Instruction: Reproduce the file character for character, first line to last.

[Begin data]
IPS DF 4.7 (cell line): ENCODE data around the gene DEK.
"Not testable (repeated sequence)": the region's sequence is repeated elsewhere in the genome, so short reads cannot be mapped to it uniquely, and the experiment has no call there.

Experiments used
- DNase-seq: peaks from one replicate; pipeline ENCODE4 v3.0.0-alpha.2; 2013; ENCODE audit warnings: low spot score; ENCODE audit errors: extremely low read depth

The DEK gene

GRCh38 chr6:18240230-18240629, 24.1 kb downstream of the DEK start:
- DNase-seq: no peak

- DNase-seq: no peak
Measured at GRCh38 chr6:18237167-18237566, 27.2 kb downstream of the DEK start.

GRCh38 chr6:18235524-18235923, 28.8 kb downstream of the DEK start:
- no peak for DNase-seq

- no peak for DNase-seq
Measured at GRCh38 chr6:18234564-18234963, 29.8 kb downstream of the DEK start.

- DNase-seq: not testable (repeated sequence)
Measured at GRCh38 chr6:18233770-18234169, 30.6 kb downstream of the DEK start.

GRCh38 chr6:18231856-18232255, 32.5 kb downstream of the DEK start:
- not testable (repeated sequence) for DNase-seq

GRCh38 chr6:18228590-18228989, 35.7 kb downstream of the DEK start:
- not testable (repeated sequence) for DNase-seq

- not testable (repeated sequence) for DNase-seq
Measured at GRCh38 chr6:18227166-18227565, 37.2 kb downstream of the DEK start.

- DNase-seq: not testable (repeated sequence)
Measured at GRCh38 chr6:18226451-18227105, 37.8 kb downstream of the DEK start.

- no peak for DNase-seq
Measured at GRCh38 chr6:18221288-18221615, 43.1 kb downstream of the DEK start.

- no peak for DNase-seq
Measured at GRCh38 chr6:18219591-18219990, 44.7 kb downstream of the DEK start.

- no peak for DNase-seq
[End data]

IPS DF 4.7 (cell line): ENCODE data around the gene DEK.
"Not testable (repeated sequence)": the region's sequence is repeated elsewhere in the genome, so short reads cannot be mapped to it uniquely, and the experiment has no call there.

Experiments used
- DNase-seq: peaks from one replicate; pipeline ENCODE4 v3.0.0-alpha.2; 2013; ENCODE audit warnings: low spot score; ENCODE audit errors: extremely low read depth

The DEK gene

GRCh38 chr6:18240230-18240629, 24.1 kb downstream of the DEK start:
- DNase-seq: no peak

- DNase-seq: no peak
Measured at GRCh38 chr6:18237167-18237566, 27.2 kb downstream of the DEK start.

GRCh38 chr6:18235524-18235923, 28.8 kb downstream of the DEK start:
- no peak for DNase-seq

- no peak for DNase-seq
Measured at GRCh38 chr6:18234564-18234963, 29.8 kb downstream of the DEK start.

- DNase-seq: not testable (repeated sequence)
Measured at GRCh38 chr6:18233770-18234169, 30.6 kb downstream of the DEK start.

GRCh38 chr6:18231856-18232255, 32.5 kb downstream of the DEK start:
- not testable (repeated sequence) for DNase-seq

GRCh38 chr6:18228590-18228989, 35.7 kb downstream of the DEK start:
- not testable (repeated sequence) for DNase-seq

- not testable (repeated sequence) for DNase-seq
Measured at GRCh38 chr6:18227166-18227565, 37.2 kb downstream of the DEK start.

- DNase-seq: not testable (repeated sequence)
Measured at GRCh38 chr6:18226451-18227105, 37.8 kb downstream of the DEK start.

- no peak for DNase-seq
Measured at GRCh38 chr6:18221288-18221615, 43.1 kb downstream of the DEK start.

- no peak for DNase-seq
Measured at GRCh38 chr6:18219591-18219990, 44.7 kb downstream of the DEK start.

- no peak for DNase-seq